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Thursday, October 28, 2010

Proliferation Control Regimes: Background and Status

Mary Beth Nikitin, Coordinator
Analyst in Nonproliferation 

Paul K. Kerr
Analyst in Nonproliferation 

Steven A. Hildreth
Specialist in Missile Defense  

Weapons of mass destruction (WMD), especially in the hands of radical states and terrorists, represent a major threat to U.S. national security interests. Multilateral regimes were established to restrict trade in nuclear, chemical, and biological weapons and missile technologies, and to monitor their civil applications. Congress may consider the efficacy of these regimes in considering the potential renewal of the Export Administration Act, as well as other proliferationspecific legislation in the 111th Congress. This report provides background and current status information on the regimes.

The nuclear nonproliferation regime encompasses several treaties, extensive multilateral and bilateral diplomatic agreements, multilateral organizations and domestic agencies, and the domestic laws of participating countries. Since the dawn of the nuclear age, U.S. leadership has been crucial in developing the regime. While there is almost universal international agreement opposing the further spread of nuclear weapons, several challenges to the regime have arisen in recent years: India and Pakistan tested nuclear weapons in 1998, North Korea withdrew from the Nuclear Nonproliferation Treaty (NPT) in 2003 and tested a nuclear explosive device in 2006 and 2009, Libya gave up a clandestine nuclear weapons program in 2004, and Iran was found to be in non-compliance with its treaty obligations in 2005. The discovery of the nuclear black market network run by A.Q. Khan spurred new thinking about how to strengthen the regime, including greater restrictions on sensitive technology. However, the extension of civil nuclear cooperation by the United States and other countries to India, a non-party to the NPT with nuclear weapons, has raised questions about what benefits still exist for non-nuclear-weapons states that remain in the treaty regime.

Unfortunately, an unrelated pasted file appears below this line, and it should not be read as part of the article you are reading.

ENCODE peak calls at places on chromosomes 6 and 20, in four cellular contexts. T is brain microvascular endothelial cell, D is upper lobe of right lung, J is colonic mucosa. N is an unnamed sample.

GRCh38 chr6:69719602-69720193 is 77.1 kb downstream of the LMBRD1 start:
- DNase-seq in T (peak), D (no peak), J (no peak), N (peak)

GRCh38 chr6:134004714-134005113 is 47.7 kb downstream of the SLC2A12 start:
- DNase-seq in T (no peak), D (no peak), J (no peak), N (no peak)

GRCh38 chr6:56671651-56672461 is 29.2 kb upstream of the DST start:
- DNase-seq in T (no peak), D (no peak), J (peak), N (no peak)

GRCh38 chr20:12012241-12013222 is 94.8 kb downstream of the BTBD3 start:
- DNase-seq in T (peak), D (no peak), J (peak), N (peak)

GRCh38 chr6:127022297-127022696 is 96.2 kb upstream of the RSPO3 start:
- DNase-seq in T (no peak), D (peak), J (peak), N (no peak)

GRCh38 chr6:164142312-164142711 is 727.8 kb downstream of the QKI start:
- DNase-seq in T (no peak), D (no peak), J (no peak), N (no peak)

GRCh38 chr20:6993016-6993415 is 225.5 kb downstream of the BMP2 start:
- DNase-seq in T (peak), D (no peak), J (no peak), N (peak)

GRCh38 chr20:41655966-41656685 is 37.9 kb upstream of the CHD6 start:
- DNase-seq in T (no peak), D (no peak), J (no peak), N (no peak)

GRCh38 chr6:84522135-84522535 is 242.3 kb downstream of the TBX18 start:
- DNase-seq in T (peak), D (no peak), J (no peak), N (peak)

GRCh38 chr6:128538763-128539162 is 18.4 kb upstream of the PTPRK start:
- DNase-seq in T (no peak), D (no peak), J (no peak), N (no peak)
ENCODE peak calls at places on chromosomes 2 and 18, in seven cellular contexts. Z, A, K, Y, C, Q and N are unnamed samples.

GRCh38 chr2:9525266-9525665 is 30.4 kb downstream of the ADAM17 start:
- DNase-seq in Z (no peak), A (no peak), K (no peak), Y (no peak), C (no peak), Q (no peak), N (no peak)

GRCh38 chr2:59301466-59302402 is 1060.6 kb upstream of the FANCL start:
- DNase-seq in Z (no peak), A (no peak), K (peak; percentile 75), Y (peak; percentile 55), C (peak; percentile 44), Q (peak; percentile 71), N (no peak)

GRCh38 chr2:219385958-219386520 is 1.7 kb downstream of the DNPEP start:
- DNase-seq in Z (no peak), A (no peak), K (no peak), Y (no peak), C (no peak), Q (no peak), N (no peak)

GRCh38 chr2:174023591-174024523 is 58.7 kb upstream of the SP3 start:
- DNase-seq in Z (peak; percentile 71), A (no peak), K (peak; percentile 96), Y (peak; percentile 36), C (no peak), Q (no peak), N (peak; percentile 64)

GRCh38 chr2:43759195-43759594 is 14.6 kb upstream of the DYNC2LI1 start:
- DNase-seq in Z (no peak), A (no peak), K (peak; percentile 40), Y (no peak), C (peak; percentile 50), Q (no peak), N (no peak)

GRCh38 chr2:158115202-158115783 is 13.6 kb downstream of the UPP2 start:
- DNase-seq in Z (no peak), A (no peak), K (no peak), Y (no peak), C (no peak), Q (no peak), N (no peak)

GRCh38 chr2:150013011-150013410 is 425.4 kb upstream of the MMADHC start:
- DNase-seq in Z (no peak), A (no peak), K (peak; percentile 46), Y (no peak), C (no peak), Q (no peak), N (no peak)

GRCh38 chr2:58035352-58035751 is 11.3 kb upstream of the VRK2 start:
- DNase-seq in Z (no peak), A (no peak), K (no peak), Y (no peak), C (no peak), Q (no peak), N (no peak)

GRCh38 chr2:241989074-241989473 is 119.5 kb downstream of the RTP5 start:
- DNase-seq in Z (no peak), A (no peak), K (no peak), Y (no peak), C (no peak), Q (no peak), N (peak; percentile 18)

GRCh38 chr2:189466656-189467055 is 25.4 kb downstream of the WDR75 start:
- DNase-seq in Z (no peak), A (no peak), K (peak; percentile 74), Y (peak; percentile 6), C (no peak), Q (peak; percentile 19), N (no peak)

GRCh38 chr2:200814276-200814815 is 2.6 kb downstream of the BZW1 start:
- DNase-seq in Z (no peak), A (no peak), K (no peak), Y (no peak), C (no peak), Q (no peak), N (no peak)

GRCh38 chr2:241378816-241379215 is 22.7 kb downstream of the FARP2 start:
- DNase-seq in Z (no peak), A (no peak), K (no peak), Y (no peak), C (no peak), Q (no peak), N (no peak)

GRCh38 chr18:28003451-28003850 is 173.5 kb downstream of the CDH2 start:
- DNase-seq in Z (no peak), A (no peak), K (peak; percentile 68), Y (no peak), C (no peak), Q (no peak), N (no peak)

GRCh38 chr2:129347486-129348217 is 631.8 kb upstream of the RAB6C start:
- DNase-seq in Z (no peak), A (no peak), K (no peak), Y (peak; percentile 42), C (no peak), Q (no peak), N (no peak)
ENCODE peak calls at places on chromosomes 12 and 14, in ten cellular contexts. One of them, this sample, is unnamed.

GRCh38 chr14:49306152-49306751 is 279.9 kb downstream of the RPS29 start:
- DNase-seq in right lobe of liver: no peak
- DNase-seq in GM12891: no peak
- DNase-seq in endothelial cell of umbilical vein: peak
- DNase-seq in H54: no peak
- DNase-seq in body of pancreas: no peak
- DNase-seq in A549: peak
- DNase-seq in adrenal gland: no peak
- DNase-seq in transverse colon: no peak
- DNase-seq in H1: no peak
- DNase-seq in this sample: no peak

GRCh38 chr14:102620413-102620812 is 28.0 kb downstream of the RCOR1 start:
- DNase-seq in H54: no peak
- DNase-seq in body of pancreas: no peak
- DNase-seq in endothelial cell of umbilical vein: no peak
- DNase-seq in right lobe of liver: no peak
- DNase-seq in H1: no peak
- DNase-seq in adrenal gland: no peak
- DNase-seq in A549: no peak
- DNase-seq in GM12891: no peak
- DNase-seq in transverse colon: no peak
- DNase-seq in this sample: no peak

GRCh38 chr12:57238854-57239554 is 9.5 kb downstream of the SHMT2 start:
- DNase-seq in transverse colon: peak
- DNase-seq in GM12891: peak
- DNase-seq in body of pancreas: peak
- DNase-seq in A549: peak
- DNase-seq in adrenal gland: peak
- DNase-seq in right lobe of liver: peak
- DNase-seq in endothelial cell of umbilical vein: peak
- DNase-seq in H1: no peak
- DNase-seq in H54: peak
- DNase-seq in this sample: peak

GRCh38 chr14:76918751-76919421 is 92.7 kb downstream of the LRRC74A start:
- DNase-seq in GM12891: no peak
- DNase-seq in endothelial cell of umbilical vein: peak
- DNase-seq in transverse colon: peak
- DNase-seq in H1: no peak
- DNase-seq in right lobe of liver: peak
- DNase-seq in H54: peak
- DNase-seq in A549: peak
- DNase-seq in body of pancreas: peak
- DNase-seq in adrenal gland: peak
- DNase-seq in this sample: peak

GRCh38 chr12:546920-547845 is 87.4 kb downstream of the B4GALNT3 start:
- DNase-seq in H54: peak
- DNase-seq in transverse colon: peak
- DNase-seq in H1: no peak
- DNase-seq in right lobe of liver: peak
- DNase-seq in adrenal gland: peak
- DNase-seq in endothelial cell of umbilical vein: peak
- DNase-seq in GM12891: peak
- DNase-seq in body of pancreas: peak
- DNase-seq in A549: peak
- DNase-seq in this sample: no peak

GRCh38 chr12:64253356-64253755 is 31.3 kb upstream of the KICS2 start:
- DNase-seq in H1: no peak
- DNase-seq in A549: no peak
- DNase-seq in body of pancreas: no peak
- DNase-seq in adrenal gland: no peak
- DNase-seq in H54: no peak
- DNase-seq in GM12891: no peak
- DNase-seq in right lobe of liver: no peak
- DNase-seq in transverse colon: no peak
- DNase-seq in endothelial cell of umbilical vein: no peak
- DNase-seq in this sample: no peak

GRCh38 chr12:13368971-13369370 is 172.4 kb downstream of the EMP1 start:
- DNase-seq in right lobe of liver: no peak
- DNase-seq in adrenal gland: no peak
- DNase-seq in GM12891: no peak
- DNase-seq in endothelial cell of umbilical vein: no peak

The chemical and biological weapons (CBW) nonproliferation regimes contain three elements: the Chemical Weapons Convention (CWC), the Biological and Toxin Weapons Convention (BWC), and the Australia Group. The informal Australia Group coordinates export controls on CBW-related materials and technology. After 25 years of negotiations, the CWC entered into force in April 1997. It prohibits the development, production, stockpiling, transfer, and use of chemical weapons, and mandates the destruction of existing chemical weapon arsenals. Since its 1972 inception, BWC state parties have failed to agree on a verification mechanism.

The missile nonproliferation regime is founded not on a treaty, but an informal agreement created in 1987, the Missile Technology Control Regime (MTCR). The MTCR’s goal is to limit the spread of missiles capable of carrying nuclear weapons. Thirty-four countries now adhere to the guidelines, which have been modified over time to include missile systems designed for the delivery of chemical and biological weapons. The regime, which has no enforcement organization, is thought to have been instrumental in blocking several missile programs, but it has been unable to stop North Korean missile development, production, and exports, or to win the full cooperation of Russian and Chinese entities.

Date of Report: October 18, 2010
Number of Pages: 49
Order Number: RL31559
Price: $29.95

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